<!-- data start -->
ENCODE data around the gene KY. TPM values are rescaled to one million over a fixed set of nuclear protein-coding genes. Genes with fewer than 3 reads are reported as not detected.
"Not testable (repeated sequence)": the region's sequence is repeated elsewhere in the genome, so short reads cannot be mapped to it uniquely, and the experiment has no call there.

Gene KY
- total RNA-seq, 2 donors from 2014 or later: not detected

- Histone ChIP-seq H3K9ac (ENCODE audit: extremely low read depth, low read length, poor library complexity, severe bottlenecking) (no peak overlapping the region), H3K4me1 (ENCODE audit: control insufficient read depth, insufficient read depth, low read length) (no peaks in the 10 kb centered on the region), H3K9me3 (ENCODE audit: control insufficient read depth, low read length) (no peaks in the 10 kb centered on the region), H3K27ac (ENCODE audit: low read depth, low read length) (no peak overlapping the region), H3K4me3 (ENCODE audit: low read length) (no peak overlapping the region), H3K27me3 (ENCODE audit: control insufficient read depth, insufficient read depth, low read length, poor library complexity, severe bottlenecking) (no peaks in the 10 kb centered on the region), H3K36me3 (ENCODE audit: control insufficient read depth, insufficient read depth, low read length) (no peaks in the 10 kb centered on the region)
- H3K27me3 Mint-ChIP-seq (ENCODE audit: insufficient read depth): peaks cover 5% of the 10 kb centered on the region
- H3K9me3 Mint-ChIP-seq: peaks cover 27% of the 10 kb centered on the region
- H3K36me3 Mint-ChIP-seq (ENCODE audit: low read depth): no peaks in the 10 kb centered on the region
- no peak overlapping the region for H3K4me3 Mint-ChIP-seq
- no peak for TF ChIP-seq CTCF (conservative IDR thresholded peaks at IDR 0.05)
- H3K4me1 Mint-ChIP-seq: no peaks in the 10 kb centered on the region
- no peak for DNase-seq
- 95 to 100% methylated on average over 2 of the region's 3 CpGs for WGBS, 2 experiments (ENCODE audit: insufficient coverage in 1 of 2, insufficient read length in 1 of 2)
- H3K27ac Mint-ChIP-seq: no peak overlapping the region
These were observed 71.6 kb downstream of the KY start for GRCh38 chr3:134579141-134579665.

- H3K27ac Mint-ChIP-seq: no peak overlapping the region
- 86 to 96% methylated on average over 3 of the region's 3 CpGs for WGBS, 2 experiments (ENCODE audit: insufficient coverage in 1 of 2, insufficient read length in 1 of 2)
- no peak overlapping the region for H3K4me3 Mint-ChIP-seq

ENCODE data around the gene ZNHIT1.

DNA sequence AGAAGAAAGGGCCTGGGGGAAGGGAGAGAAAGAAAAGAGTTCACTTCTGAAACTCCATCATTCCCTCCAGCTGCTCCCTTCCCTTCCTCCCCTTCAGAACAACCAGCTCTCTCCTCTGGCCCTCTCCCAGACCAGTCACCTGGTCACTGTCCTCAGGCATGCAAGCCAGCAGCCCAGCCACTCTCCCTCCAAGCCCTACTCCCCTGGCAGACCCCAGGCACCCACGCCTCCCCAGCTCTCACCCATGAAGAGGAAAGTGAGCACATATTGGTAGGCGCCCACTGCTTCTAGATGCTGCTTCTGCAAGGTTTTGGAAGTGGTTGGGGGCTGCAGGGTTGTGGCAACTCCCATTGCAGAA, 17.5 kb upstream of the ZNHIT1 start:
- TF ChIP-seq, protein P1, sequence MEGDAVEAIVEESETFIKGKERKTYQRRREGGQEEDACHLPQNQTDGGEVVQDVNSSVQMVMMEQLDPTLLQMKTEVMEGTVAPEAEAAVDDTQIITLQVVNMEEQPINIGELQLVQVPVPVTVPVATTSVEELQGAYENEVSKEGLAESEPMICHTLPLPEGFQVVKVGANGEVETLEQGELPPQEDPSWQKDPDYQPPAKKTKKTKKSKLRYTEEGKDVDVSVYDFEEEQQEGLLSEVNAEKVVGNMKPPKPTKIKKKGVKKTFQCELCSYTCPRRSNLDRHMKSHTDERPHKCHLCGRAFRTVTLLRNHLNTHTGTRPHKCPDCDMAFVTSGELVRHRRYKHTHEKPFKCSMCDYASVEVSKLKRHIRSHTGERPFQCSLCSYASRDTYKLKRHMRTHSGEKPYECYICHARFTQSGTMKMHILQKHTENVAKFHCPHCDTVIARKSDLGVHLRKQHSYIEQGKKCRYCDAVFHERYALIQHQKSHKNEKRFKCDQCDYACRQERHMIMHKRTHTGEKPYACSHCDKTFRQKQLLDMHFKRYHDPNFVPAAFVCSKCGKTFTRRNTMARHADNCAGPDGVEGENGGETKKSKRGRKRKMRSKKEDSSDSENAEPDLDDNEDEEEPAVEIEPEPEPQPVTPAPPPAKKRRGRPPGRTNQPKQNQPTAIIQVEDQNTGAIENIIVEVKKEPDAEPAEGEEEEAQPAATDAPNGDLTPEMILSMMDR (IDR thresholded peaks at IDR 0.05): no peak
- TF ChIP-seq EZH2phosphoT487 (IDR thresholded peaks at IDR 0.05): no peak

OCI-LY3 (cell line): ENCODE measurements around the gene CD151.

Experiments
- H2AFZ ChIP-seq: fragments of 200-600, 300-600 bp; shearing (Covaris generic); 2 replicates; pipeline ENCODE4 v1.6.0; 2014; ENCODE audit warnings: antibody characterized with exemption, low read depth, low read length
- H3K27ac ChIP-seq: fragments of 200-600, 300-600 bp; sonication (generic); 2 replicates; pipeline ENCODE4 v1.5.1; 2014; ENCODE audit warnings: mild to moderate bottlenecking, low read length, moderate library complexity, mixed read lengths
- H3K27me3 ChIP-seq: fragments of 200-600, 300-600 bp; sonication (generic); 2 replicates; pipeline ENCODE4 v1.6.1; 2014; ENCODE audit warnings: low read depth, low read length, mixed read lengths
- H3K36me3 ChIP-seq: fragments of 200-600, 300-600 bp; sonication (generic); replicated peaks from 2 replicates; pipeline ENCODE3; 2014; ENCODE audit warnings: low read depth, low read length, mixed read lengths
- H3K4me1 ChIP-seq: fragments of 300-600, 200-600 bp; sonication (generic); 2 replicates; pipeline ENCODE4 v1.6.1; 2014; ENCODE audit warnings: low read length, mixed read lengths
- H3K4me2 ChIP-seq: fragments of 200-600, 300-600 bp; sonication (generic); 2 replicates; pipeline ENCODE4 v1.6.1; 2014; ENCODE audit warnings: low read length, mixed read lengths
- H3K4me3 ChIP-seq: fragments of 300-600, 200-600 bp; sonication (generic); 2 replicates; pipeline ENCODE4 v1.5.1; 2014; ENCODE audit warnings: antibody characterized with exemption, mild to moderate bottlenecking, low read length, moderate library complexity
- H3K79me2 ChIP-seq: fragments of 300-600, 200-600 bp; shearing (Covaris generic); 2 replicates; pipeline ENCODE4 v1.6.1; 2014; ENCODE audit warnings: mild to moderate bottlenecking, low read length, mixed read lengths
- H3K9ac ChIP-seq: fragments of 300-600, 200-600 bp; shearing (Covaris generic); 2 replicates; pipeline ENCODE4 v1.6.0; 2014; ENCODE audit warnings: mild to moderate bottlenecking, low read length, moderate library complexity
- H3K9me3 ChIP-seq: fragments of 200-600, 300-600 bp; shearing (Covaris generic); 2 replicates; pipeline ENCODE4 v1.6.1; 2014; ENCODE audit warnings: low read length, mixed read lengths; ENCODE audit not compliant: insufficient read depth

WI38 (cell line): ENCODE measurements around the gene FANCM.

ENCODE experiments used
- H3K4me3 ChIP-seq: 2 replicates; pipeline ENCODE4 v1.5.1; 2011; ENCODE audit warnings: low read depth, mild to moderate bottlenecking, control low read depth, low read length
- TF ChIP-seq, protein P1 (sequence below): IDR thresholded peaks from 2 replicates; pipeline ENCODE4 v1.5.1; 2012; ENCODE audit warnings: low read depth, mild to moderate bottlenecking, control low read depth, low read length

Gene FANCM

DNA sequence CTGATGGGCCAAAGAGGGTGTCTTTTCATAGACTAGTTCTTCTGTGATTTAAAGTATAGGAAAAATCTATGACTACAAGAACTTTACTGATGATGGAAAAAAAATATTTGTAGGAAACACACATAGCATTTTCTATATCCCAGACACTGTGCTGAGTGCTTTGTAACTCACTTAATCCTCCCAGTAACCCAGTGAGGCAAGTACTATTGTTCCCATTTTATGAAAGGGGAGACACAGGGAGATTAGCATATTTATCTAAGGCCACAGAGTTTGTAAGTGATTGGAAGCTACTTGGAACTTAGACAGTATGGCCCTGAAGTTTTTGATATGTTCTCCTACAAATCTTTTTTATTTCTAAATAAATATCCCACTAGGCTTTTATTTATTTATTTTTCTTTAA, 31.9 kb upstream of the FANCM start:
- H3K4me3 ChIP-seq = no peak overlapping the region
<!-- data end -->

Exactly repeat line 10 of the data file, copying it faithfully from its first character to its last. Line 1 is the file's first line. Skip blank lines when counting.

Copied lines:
- no peak for TF ChIP-seq CTCF (conservative IDR thresholded peaks at IDR 0.05)